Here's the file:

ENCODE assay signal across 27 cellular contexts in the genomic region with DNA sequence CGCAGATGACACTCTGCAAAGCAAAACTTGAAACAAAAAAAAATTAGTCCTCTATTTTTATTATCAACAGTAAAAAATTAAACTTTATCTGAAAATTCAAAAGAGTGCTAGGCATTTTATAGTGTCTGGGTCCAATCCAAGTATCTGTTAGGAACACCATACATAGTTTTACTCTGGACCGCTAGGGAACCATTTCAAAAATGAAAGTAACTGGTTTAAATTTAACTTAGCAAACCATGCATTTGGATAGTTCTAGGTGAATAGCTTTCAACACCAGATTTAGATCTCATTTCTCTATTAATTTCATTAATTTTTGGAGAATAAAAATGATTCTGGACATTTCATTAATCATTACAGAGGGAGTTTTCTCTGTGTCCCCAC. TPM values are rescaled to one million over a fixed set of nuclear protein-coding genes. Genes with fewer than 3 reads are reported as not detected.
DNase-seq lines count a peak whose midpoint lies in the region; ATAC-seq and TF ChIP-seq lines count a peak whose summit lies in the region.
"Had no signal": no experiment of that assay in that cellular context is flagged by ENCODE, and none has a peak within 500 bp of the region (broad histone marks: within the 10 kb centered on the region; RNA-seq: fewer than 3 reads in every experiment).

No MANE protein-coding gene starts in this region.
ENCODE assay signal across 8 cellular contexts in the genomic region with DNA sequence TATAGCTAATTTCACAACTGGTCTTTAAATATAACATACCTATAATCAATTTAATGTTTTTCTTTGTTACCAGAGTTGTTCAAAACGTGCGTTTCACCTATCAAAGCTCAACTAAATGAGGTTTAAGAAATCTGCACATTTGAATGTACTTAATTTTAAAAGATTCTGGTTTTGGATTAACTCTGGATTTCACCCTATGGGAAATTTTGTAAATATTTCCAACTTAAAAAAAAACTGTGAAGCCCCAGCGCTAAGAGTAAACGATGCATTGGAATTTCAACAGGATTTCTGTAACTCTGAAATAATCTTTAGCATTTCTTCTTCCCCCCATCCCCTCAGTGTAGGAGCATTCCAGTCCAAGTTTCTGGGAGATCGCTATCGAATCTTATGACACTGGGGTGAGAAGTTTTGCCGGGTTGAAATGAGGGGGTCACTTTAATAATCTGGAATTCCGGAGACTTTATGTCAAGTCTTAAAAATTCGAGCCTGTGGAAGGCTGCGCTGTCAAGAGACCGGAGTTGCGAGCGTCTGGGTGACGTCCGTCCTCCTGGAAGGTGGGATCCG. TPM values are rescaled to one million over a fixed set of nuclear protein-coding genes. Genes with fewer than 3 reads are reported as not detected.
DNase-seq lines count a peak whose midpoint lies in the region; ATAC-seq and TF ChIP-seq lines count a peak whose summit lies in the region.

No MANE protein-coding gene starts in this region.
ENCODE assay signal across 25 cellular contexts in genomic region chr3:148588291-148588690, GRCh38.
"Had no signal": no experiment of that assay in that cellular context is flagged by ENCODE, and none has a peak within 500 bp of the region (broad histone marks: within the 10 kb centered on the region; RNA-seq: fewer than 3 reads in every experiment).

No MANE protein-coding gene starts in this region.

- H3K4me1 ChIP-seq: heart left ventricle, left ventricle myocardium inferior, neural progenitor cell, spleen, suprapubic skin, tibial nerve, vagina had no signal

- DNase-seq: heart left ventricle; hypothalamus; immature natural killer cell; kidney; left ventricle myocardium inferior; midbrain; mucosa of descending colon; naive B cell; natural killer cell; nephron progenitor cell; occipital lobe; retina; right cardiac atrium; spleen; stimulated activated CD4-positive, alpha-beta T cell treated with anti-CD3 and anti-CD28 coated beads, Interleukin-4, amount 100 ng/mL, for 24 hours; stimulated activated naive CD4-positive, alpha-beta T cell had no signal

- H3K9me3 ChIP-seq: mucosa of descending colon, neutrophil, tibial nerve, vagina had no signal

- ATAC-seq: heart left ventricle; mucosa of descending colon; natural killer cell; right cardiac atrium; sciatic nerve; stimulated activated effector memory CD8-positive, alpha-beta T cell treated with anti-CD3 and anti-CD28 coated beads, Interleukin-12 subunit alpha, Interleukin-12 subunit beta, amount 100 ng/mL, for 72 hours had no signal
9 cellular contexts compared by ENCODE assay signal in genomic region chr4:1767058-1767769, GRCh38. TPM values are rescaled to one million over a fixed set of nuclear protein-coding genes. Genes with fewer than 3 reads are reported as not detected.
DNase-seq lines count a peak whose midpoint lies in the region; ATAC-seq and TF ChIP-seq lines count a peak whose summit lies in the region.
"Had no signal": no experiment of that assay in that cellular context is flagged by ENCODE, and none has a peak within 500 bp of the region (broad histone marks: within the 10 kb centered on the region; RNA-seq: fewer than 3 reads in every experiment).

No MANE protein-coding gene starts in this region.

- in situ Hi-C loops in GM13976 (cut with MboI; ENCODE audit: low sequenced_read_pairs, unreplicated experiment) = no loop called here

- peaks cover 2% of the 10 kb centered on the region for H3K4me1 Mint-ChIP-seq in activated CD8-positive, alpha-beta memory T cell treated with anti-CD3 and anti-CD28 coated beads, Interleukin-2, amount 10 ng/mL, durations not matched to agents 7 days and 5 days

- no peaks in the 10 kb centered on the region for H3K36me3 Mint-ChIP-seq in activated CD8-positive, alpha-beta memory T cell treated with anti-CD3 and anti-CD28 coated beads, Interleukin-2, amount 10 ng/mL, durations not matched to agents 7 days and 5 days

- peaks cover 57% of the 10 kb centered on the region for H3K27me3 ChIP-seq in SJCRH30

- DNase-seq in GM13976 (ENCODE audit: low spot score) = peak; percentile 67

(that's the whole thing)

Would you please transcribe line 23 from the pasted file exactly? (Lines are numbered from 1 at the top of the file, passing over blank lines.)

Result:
- DNase-seq in GM13976 (ENCODE audit: low spot score) = peak; percentile 67